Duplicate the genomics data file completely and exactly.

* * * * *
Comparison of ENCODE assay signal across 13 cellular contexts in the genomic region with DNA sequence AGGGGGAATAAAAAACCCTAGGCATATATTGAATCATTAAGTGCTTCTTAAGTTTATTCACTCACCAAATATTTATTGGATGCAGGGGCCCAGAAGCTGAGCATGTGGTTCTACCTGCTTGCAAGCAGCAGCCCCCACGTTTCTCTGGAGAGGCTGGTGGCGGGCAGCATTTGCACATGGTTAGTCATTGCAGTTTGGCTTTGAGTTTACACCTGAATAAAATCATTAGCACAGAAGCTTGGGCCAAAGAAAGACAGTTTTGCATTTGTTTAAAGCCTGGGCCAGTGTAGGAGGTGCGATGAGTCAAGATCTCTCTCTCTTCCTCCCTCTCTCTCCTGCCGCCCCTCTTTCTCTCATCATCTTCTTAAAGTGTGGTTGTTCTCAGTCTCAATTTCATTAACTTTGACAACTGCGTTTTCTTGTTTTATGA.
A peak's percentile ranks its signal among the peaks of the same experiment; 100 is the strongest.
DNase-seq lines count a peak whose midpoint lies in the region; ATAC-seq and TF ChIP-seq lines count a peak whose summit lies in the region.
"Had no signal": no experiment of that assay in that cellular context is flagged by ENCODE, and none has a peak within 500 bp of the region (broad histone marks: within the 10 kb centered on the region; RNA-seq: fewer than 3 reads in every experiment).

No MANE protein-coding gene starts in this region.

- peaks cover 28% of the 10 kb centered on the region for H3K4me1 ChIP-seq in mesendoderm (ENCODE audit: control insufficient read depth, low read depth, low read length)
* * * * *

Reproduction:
Comparison of ENCODE assay signal across 13 cellular contexts in the genomic region with DNA sequence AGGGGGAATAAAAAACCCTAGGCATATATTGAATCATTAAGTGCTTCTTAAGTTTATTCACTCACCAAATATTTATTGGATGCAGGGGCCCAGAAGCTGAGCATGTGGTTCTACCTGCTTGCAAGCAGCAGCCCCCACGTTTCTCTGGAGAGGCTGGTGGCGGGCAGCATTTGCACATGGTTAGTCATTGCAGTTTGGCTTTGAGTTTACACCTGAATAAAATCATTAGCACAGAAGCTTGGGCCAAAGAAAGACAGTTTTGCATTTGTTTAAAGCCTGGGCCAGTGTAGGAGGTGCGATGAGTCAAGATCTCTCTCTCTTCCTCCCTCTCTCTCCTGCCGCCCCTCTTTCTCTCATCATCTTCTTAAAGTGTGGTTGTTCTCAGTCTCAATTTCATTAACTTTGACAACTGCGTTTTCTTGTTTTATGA.
A peak's percentile ranks its signal among the peaks of the same experiment; 100 is the strongest.
DNase-seq lines count a peak whose midpoint lies in the region; ATAC-seq and TF ChIP-seq lines count a peak whose summit lies in the region.
"Had no signal": no experiment of that assay in that cellular context is flagged by ENCODE, and none has a peak within 500 bp of the region (broad histone marks: within the 10 kb centered on the region; RNA-seq: fewer than 3 reads in every experiment).

No MANE protein-coding gene starts in this region.

- peaks cover 28% of the 10 kb centered on the region for H3K4me1 ChIP-seq in mesendoderm (ENCODE audit: control insufficient read depth, low read depth, low read length)